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Article Sharing: Music Therapy, Sensory Integration, and Pain

by Kimberly on May 23, 2011 · 10 comments

The title is kind of funny, isn’t it? I mean, what do “sensory integration” and “pain” have in common?

For starters, articles I wrote on those topics were published last week 🙂

I have the good fortune of periodically being invited to write for other blogs. One of those blogs is Pediastaff, a provider of pediatric therapy services.

Last week, Pediastaff published a review I wrote on Songames, a CD and booklet that outlines structured, music-based experience for children with sensory integration issues. Want to know what I, as a music therapist, thought? Check it out here: Product Review: Songames (TM) for Sensory Integration

I am also a blogger on Psychology Today, where last year I started the blog “Your Musical Self.” My most recent post is on musical analgesia…or how music can help your pain. Whether chronic or acute, research is showing that music can be an effective pain management tool: Musical Analgesia: How Music Helps Pain

Finally, I’m always on the lookout for great articles related to music therapy–clinical music therapy, music therapy research, music neuroscience, etc. If you’ve read anything interesting (or have written anything interesting yourself!) and would like to share it, please leave a comment in the boxes below!


{ 10 comments… read them below or add one }

Anonymous May 30, 2011 at 12:31 pm

I am interested in becoming a musical therapist, I have been studying the effects music can have. It is eye opening of what I have found. I have been studying a lot of what Dr. Michael Ballam PhD has to say about the subject of the effects of music. I often wonder how many music therapists know what I know that could help them to help others. I am not saying i know more then music therapist. I don’t, what I mean is that I wonder if what I have found is being taught to people studying music therapy, for this reason I am writing to share what i have. However, what I wish to share is way to lengthy for the comment box, and even several of them. For this reason I started a blog,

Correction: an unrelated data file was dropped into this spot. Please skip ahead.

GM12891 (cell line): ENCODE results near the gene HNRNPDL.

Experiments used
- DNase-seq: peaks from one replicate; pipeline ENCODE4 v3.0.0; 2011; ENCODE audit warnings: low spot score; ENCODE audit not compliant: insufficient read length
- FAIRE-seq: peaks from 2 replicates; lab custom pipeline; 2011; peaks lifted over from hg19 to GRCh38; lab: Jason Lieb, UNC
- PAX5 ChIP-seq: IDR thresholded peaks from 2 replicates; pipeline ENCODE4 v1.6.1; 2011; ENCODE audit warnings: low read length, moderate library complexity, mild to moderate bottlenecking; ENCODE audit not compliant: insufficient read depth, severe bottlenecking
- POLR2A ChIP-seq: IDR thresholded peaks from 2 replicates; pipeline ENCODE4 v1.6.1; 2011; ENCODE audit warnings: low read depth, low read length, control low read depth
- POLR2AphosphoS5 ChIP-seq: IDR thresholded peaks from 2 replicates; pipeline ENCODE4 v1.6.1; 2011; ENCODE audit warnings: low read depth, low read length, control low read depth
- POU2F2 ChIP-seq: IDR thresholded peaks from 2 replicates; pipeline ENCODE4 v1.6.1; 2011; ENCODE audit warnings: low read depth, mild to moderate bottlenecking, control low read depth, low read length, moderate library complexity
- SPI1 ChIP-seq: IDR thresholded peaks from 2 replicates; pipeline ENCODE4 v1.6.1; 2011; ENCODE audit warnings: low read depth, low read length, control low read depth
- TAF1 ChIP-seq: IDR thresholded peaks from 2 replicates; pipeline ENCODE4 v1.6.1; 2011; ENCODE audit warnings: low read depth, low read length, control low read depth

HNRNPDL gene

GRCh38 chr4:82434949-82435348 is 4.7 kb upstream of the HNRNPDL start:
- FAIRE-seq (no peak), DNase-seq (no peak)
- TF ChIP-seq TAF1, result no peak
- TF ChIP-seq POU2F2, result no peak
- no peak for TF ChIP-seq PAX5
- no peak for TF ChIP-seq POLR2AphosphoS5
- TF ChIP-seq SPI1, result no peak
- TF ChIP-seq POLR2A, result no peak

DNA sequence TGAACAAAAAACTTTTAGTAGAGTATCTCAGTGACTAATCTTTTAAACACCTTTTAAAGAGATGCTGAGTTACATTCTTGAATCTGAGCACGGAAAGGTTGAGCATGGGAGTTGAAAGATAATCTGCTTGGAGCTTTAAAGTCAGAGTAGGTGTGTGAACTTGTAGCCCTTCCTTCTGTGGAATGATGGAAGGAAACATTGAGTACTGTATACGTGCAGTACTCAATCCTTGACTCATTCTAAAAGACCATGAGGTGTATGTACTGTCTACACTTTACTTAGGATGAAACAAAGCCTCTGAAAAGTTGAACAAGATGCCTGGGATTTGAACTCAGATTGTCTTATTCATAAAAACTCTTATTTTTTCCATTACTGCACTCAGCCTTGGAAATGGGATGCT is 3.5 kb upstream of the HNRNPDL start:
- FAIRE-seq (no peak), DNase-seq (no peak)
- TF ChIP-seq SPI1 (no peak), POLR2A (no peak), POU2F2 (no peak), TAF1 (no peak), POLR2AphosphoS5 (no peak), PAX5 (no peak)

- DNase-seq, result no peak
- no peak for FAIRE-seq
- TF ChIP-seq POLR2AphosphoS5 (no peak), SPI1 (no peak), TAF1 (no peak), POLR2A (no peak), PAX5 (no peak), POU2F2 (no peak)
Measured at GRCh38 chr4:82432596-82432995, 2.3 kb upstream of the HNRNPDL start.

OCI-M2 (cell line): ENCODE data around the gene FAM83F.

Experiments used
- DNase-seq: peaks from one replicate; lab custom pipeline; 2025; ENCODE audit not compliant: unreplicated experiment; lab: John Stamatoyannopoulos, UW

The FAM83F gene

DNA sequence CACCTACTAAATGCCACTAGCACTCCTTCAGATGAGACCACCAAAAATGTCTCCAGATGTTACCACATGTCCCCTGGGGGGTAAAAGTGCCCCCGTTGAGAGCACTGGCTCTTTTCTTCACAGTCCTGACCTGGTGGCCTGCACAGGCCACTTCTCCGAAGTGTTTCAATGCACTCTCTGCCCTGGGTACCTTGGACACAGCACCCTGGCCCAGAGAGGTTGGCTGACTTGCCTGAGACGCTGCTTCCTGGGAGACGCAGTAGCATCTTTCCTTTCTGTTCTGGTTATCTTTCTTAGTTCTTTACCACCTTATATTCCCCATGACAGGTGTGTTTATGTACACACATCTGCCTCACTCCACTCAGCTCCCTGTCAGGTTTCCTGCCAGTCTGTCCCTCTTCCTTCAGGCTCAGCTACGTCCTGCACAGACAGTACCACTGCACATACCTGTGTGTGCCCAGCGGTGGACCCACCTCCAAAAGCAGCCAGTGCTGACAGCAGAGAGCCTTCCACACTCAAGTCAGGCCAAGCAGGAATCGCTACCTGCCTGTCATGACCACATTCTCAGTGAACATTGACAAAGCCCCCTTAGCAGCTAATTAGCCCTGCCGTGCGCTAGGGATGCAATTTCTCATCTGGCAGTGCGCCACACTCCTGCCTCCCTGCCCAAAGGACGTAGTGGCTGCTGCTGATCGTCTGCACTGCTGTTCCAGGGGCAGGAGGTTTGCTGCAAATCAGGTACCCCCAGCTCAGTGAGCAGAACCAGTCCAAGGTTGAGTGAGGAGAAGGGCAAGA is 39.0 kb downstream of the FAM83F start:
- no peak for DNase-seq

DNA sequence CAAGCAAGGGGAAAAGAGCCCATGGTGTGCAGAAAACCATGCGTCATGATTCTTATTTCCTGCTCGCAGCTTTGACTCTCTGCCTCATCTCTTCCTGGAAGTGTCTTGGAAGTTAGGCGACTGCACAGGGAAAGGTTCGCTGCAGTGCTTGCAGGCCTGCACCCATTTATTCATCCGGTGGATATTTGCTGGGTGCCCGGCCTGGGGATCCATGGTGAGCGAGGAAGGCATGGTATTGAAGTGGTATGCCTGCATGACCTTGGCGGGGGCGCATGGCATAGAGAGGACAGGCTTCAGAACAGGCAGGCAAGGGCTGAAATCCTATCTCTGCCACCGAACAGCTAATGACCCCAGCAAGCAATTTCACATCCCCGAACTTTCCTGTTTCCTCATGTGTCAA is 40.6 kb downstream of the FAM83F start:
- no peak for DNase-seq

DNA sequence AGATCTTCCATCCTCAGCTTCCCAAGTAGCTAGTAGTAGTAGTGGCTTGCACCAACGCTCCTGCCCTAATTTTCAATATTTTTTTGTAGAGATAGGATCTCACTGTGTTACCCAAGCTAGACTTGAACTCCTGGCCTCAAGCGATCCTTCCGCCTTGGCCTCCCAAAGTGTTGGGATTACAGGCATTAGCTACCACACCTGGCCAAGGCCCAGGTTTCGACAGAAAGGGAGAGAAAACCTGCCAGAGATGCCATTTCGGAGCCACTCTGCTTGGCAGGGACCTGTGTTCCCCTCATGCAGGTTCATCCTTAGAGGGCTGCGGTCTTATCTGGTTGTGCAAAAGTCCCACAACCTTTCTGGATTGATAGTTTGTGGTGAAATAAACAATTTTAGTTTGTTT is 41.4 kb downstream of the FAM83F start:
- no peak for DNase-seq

I want to help people, I like helping people, this is why I want to share what info I have. Please read what I have to say.

Kimberly May 31, 2011 at 9:30 am

Thank you for sharing your blog! If you’re interesting in information about how to become a music therapist, please check out this article I wrote on the topic:

Best of luck! ~Kimberly

BrĂ­d June 27, 2011 at 1:44 pm

Hi Kimberly, I’m perusing your site with particular interest at the moment. I’m actually a ‘nearly’ graduated occupational therapy student (just three weeks from the finish line!) and I’m also a keen musician – I have a MA in performance and a lifetime of playing, composing, performing and teaching. I’d be interested in your thoughts on other disciplines using music as part of their therapy – is this something you support (given the therapeutic value of music) or do you feel other disciplines would muck it up without specialised training? I’m currently running a music group with clients with enduring mental illness – I’m running it with a social/skills building/therapeutic slant, letting the participants experience a number of different aspects of music (thus far active listening, relaxation, singing, waltzing, hand jiving, exercising and talking about music). I suppose my goal is for the participants to experience music, to realise that music is for everyone, to develop skills like attention, memory and coordination and perhaps to encourage them to consciously include music in their everyday lives. I’m almost a qualified occupational therapist and believe that the sessions are benefiting clients – the hand jiving session was wonderful fun – totally infectious!! So I wonder how you (and others) as music therapists feel about OTs or SLTs or psychologists or nurses or doctors running music groups or using music as therapy?